• Christopher L. Gasper of The Boston Globe:Celtics owner and CEO Wyc Grousbeck disputed the idea that Boston with only a fervent fan base and a raft of tradition to offer wasn’t an NBA destination. He said the Celtics can build through free agency, as well as via trades and the draft. “What we are working on in Boston is offering the possibility of contending for a championship. If a ring is more important to a guy than the climate or the taxes that’s the kind of guy we want,” said Grousbeck. Patience is going to be required with the Progeny of the Parquet. The fireworks display has been postponed. “I’m really looking forward to the year. I’d like it to be a building year,” Grousbeck said. “Brad is a great coach. I’m glad he is here. He has brought a lot of knowledge, passion, and enthusiasm to the organization. I want to see him succeed. He deserves success in the NBA. I hope we can give him a roster that will get him there.” That might take longer than Grousbeck thought.

  • Joe Cowley of the Chicago Sun-Times: Bulls rookie Doug McDermott admitted Tuesday that he was close to settling on a place in Chicago. And, yes, he’s more likely renting than buying. Smart decision. The Kevin Love-to-the-Bulls trade rumors have quieted to an almost complete silence, but a source said the team was still in pursuit, and that meant the package of Taj Gibson, McDermott and ‘‘other assets’’ was still on the table. ... "I didn’t really pay attention to it much,’’ McDermott said. "I think rumors happen a lot. There have been a lot this offseason, so you’ve just got to stay patient. You can’t really read into that stuff. I’m just focused on what I can do to become better." That’s also why he admitted to staying away from asking his new organization about it. "To be honest, I get asked about it; I don’t really ask anyone," McDermott said. "I try to stay off Twitter, and a lot of people ask me or text me through my friends. But I just ignore it. Whatever happens, happens."

  • Scott Cacciola of The New York Times: Misery loves company, and there was a lot of misery to go around in Southern California this summer. The Los Angeles Clippers had to deal with Donald Sterling, the owner who refused to leave, and the Los Angeles Lakers had to deal with an injured Kobe Bryant and a collection of call-ups from the Development League. After months of shared unhappiness, both teams are having an eventful week. On Monday, a court gave Sterling his walking papers when a probate court judge cleared the path for the $2 billion sale of the Clippers to Steve Ballmer, the former Microsoft chief executive. A day later, the Lakers staged a news conference to introduce a head coach to guide the team’s woeful roster: Byron Scott, the former Lakers guard from the Showtime era. The two teams, which have been uneasy roommates at Staples Center, both finally have some resolution. But they are franchises on different trajectories with very distinct strategies.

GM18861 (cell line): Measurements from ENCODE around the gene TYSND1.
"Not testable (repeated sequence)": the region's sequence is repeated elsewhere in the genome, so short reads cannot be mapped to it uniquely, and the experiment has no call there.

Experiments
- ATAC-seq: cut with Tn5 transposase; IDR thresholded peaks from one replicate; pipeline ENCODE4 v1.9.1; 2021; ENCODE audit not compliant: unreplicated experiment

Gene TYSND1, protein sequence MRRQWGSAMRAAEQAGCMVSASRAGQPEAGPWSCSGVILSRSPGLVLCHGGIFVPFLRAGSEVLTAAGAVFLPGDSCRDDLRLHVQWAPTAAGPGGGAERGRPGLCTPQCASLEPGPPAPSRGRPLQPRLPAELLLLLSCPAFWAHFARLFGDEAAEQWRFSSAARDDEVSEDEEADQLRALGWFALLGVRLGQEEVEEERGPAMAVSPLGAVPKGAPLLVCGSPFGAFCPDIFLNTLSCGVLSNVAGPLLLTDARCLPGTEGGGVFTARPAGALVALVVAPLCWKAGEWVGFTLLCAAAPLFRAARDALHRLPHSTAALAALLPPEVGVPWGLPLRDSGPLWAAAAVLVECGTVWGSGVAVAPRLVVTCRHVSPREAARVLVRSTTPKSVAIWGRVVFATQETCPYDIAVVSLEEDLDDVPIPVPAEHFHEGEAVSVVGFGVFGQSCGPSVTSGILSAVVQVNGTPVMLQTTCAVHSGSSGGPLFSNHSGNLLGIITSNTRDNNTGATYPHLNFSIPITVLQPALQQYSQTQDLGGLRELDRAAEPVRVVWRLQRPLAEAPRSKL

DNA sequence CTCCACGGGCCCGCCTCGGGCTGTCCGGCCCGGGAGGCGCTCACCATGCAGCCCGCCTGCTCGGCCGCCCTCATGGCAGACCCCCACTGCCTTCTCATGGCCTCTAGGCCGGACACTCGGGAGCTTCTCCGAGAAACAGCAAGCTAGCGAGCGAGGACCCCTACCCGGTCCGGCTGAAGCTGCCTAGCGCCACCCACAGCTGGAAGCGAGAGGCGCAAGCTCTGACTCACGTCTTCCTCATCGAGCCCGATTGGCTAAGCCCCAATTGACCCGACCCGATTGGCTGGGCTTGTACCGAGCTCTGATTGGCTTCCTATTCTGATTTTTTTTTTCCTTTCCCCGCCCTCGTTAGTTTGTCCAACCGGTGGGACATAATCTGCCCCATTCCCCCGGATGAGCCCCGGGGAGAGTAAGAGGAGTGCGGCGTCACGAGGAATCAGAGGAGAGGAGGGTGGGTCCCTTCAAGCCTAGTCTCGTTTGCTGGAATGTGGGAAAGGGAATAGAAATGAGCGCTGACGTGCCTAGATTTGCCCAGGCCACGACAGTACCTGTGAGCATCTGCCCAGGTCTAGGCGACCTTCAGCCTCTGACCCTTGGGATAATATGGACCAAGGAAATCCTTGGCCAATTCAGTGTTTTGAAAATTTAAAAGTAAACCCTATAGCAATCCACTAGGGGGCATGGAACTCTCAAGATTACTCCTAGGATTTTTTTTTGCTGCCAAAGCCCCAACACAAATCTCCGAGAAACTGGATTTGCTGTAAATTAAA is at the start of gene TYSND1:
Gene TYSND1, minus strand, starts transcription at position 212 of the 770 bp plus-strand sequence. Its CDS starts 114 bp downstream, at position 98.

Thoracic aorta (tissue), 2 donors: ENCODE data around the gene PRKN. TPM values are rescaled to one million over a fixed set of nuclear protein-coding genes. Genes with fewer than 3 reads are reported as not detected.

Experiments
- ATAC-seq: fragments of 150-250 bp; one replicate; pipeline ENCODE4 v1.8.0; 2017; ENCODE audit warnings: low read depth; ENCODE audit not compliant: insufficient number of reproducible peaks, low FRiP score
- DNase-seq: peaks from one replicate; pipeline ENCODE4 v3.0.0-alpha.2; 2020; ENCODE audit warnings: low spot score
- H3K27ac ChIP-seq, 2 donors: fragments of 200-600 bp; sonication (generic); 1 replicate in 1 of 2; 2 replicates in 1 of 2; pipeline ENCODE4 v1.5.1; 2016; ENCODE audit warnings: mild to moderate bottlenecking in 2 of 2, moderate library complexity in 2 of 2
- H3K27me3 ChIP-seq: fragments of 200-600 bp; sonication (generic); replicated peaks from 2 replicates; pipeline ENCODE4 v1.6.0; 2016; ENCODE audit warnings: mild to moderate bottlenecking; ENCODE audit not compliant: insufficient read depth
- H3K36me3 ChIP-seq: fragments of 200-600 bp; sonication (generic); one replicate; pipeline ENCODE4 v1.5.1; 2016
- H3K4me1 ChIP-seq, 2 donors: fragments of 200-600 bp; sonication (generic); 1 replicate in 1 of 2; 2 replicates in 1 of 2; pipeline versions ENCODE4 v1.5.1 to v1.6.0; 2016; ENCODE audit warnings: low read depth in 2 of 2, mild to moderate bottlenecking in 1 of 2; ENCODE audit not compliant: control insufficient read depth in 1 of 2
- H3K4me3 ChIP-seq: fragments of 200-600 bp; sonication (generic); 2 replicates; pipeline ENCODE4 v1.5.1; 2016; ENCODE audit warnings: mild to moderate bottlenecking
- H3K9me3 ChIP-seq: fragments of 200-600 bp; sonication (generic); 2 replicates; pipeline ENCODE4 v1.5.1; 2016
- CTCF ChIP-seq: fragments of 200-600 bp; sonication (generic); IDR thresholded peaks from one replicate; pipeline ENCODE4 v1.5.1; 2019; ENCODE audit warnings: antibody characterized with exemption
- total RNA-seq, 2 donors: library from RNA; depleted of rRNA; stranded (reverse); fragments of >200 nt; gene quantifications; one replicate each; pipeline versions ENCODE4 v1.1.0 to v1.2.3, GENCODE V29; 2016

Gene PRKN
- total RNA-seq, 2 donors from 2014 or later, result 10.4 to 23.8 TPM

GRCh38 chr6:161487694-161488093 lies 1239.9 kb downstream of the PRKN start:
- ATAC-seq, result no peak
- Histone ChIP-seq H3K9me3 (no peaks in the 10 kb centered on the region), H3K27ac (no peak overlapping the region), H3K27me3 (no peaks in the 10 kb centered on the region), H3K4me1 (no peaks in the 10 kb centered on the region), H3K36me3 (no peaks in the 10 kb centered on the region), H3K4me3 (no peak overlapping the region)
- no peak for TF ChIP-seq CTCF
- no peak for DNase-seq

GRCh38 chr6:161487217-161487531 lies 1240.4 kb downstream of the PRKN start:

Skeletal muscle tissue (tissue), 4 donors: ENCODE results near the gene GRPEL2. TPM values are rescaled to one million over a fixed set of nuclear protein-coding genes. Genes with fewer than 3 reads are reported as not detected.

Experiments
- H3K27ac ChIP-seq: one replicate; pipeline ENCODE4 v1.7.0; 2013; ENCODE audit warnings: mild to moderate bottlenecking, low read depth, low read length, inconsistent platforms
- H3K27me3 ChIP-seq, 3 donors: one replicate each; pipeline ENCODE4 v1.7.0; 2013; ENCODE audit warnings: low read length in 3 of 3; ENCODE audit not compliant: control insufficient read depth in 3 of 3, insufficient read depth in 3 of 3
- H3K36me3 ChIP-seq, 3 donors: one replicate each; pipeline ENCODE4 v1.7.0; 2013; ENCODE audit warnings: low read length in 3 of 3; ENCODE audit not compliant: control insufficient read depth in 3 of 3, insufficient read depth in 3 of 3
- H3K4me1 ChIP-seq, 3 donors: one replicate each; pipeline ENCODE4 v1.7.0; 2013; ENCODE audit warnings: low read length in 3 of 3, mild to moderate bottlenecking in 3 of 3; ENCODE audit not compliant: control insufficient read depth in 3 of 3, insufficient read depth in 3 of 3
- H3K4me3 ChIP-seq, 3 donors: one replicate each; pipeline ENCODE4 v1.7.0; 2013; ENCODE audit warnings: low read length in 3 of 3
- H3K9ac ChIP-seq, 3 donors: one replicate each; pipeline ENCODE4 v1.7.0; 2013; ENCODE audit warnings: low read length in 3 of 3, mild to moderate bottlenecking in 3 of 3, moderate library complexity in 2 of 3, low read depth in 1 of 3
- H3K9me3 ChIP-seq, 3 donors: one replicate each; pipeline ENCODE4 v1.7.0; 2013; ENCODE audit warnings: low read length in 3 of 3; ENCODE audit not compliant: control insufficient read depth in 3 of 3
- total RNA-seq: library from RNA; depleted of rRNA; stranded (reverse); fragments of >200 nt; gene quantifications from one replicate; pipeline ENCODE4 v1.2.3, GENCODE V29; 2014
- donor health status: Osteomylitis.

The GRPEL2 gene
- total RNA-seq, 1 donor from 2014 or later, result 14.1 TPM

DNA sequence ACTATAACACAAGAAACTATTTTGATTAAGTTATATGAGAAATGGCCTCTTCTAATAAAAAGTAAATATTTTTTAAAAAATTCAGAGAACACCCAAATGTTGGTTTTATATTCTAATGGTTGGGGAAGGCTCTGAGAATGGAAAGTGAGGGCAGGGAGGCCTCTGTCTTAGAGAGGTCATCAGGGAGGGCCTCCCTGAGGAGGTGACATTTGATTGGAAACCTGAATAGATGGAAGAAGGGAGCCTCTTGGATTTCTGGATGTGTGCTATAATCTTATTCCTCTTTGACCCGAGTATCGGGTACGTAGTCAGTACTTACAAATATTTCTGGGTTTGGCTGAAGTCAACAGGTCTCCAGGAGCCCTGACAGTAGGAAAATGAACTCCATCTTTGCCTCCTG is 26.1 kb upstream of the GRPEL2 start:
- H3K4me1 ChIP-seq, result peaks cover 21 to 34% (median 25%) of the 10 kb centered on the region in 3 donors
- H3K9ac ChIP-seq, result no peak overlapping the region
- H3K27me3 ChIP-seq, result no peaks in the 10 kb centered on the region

• Dan McCarney of the San Antonio Express-News: It is Tony Parker’s first full summer off in four years, and he is taking full advantage. The six-time All-Star recently returned to San Antonio from a jaunt to Las Vegas. He’s got another trip planned to an undisclosed destination with his fiancee and infant son Josh, followed by a visit to France before the Spurs begin training camp in October. “It’s great,” he said Tuesday during his appearance at the Spurs’ summer basketball youth camp. “I’m enjoying every moment, having a lot of fun.” ... So as much as Parker would love to be with Les Bleus getting ready for the World Cup, he’s more than happy to have some time off. “Obviously it’s always tough to see my teammates start without me,” he said. “It feels like my second family is playing right now. But I have to be smart. I think it’s the right decision for me, for the Spurs if I want to play a long career. I want to play two more summers (with France) and then I’ll be done."

  • Marc Berman of the New York Post: Knicks legend Earl Monroe sees some pearls on this Phil Jackson-inspired, revamped Knicks roster. The man known as “Earl The Pearl’’ even believes Jackson’s Knicks easily could finish in the top four in the wide-open Eastern Conference after failing to make the playoffs last season with a 37-45 record. Monroe, the flashiest member on the Knicks’ last title team in 1973, with Jackson as teammate, said he believes on paper only Indiana and Chicago boast a distinctly better roster. Sorry, LeBron. “If these guys can get off to good start and stabilize what their roles are, I don’t see why they can’t be as good as the rest of the guys in the East," Monroe told The Post Tuesday. “I see them [in the top four] easily."

  • Christopher Dempsey of The Denver Post: The two years away had a huge impact on Afflalo. He was quickly forced into a leadership role both on and off the court with a young and rebuilding Orlando Magic team. Afflalo had his best seasons on the court, and those around the Orlando franchise raved about the example Afflalo set for young players with his professionalism. Afflalo comes back to Denver a more confident, more authoritative player. If he was ever hesitant to make suggestions previously, it won't be that way this time around. Afflalo injecting himself into a team leadership role could be a huge help to Nuggets coach Brian Shaw, who has been searching for leaders. Late last season, he sat down guard Ty Lawson and forward Kenneth Faried and challenged them to take on a more vocal role. Afflalo should help.